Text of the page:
BREXIT PUSHES SPECIALIST SECTORS CLOSER TO THE MAINSTREAM We approach the end of the first month in our new world with the property market in focus during the initial uncertainties. Headlines about the stresses being experienced by parts of our Fund industry and the early share performance of many REITs suggest a significant shift in sentiment for the real estate market. The specialist markets have not been entirely insulated from these effects but largely pricing is holding up, with transactions continuing, less volatility in the REITs, and Funds active in our areas. The Healthcare and Leisure markets could now continue and even accelerate their trajectory to the heart of real estate investment strategy. We share here the activity and reactions around the specialist markets to date, look at what we have seen emerging, areas where there is less clarity and some possible trends as we head to calmer waters.
Steady rental and return growth with reduced capital value appreciation Rental value growth for All UK Property matched the trend seen so far in 2016 despite uncertainty due to the EU Referendum. In June 2016, total return for All Property once again remained stable at 0.6%. The combined results for Q2 show rental value growth of 0.6% and capital value growth of 0.5% for All Property.
On Thursday 23 June the UK population voted by 51.9% to 48.1% to leave the European Union (EU). Turnout was 72%, with a record 46.5 million people eligible to vote, causing Prime Minister David Cameron to resign. In voting to leave the EU, the UK has made probably its most profound economic and political decision in 60 years – a decision seemingly reflecting our identity as a nation, our values, our dissatisfaction with the EU economic and legal model, a rejection of integration and globalisation, and dissatisfaction with ‘the establishment’. But what happens next, and what does it mean for real estate? In this note we sketch out some of the big issues to watch.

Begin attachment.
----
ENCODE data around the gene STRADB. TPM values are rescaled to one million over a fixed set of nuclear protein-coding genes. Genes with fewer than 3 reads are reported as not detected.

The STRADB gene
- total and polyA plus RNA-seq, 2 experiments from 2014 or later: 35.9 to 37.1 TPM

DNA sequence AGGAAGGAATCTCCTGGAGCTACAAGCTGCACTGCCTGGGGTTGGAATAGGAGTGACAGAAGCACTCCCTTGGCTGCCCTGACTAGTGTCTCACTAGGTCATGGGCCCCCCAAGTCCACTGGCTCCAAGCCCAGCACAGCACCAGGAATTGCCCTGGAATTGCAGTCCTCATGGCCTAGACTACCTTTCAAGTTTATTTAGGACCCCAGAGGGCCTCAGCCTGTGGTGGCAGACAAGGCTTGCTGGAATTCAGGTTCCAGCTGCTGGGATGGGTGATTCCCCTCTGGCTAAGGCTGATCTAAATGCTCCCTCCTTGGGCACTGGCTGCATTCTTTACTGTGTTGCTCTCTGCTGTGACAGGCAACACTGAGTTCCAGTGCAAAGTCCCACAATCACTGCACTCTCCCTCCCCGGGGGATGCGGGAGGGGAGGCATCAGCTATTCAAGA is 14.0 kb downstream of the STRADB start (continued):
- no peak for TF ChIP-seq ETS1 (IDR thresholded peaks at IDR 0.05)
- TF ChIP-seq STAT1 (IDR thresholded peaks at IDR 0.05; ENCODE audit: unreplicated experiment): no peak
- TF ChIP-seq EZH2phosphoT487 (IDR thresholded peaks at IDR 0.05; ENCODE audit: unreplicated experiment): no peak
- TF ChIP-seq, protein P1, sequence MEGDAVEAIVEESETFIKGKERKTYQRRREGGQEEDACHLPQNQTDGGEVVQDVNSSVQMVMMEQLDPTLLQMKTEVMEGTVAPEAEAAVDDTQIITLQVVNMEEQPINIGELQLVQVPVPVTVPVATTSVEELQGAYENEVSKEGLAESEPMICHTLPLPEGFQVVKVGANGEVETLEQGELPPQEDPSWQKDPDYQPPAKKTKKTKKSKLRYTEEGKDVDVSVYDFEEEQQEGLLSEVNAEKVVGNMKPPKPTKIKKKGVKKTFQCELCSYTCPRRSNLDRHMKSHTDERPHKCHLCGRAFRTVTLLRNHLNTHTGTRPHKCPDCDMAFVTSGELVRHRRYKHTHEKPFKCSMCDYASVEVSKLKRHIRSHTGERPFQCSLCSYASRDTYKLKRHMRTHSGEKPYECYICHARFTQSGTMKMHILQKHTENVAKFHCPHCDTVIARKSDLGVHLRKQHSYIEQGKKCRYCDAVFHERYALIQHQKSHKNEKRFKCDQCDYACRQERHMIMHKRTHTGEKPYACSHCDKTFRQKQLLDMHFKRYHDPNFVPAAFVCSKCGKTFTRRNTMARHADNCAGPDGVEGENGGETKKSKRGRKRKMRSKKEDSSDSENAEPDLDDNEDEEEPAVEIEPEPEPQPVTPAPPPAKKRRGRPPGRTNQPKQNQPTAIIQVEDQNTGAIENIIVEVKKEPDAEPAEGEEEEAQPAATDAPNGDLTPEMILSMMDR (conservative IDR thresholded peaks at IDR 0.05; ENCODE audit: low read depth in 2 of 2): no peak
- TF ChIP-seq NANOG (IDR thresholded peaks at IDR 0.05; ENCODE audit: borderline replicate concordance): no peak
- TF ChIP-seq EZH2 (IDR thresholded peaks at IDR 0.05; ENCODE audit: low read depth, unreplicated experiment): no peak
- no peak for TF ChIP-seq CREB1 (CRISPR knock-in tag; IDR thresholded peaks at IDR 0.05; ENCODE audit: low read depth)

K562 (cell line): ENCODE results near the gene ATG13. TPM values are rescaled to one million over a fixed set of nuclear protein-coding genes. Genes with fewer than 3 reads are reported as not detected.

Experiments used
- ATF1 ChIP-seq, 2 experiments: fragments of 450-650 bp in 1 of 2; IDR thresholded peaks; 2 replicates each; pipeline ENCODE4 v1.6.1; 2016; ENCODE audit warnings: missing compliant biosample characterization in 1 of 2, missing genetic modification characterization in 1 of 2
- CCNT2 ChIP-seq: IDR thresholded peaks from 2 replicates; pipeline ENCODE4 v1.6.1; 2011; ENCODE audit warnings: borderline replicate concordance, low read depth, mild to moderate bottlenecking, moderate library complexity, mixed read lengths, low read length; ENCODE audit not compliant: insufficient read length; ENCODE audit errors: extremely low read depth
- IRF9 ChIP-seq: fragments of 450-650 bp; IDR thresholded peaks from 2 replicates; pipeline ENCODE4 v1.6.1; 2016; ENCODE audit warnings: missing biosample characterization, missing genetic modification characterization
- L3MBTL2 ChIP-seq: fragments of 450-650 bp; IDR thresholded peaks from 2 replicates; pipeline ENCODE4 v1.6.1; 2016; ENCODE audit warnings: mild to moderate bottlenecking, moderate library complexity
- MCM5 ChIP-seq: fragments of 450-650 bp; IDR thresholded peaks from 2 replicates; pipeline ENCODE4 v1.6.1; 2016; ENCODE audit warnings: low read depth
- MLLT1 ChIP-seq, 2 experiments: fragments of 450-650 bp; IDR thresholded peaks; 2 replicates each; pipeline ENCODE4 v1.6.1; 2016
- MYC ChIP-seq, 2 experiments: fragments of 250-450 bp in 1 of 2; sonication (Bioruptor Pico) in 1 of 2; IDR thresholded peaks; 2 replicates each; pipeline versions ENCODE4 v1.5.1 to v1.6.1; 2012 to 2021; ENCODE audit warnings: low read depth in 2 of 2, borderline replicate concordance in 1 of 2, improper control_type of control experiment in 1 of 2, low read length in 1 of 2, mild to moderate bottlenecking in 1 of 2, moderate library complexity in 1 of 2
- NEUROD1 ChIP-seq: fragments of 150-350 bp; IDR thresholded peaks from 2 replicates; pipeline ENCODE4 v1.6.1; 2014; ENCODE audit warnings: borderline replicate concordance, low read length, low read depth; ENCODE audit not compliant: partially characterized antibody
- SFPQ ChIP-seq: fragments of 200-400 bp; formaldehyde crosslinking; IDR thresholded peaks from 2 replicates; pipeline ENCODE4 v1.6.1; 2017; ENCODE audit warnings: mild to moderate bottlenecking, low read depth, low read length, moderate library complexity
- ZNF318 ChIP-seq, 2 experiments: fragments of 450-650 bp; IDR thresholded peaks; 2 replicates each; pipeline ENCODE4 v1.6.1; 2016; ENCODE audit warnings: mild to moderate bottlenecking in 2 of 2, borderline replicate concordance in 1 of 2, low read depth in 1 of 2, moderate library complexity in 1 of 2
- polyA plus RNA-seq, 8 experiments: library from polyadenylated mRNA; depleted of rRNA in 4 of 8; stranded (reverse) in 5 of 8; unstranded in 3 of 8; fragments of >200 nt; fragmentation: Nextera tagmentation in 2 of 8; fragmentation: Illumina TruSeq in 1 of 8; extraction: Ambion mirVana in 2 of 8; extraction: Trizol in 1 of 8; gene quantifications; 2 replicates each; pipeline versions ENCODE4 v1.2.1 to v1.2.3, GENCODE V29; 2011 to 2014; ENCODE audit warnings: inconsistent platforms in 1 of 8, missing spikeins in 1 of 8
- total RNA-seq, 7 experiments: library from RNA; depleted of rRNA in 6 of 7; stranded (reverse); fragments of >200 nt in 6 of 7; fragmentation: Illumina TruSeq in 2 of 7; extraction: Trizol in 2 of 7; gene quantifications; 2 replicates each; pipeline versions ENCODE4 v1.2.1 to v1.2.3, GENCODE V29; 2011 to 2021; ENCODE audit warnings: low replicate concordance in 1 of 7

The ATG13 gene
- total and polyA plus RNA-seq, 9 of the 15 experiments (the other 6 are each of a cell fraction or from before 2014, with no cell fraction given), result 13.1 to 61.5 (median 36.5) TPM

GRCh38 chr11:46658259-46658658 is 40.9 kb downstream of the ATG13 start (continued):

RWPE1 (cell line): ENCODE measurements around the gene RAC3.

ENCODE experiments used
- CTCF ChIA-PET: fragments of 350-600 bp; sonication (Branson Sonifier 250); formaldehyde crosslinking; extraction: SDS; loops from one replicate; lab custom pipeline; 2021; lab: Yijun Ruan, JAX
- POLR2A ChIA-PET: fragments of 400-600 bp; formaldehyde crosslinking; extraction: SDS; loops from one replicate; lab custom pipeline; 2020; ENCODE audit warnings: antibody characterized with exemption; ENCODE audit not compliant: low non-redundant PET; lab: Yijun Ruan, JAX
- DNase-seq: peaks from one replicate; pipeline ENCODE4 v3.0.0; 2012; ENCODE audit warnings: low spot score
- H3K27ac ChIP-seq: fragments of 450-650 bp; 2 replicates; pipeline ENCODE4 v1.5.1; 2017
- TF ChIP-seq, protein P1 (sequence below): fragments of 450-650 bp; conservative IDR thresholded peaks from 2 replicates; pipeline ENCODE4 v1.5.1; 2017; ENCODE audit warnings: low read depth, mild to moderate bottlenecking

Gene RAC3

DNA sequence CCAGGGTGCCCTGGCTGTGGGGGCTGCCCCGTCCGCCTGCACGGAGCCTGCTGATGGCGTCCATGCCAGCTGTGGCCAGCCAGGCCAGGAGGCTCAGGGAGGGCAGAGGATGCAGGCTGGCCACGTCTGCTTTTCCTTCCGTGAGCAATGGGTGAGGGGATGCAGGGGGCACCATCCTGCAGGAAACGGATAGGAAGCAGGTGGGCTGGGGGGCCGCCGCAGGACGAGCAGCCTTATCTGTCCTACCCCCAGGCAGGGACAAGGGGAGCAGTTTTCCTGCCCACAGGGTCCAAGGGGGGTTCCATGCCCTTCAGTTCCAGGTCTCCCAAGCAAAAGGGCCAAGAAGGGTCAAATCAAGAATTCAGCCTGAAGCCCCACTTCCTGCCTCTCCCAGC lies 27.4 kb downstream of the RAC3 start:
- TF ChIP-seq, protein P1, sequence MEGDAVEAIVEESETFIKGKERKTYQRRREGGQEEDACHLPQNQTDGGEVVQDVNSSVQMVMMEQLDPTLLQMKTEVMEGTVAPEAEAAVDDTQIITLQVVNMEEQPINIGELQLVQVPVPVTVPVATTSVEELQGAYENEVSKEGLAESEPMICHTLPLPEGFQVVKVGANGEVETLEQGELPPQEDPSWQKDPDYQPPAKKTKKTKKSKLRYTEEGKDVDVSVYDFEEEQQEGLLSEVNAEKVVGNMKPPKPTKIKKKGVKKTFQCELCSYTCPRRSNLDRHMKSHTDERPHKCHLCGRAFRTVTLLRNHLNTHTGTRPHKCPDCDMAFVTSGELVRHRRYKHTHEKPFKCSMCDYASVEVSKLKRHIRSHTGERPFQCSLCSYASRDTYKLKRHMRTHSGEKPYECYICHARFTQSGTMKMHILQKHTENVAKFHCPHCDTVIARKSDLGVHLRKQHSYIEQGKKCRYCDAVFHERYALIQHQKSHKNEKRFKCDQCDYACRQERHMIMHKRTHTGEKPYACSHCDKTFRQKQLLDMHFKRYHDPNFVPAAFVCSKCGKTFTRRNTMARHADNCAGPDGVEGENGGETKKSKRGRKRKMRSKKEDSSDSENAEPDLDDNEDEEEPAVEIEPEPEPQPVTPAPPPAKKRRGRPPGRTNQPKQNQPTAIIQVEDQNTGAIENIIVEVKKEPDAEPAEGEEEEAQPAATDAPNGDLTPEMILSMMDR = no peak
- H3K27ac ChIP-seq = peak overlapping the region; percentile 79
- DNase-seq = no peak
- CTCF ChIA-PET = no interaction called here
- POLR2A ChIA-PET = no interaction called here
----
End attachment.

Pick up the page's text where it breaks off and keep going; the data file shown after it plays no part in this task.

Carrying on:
Commercial property prime rental growth at post crisis high Rental values for UK prime commercial property grew by 1.4% in the first three months of 2016. The average prime yield for All Property remained relatively flat in the quarter, up slightly from 5.3% to 5.4%. All Property estimated capital values grew by 1.2% during Q1. Prime Industrial property led the way, with rental growth increasing to 2% in the first quarter, the third steepest quarterly increase the sector has seen since 2001. Rental values for prime Central London offices increased by 2.6% over the quarter, driven by the strong performance in the City (4.6%) and Docklands (5.4%).
THE HEALTHCARE MARKET REATION TO BREXIT Health & Social Care fundamentals remain unchanged; demand will continue to grow, requiring a real estate response and the occupational market is unlikely to be negatively impacted. Healthcare REITs have materially outperformed Core Real Estate over the last 2 weeks. We consider it likely that in the short term, the UK Government will spend more on the NHS. The movement in gilt pricing makes Long Income Real Estate more attractive whilst the change in Sterling should benefit overseas investors. Trade Buyers who can see their way to add value by strategic moves or by driving operational performance now have probably their best opportunity for years.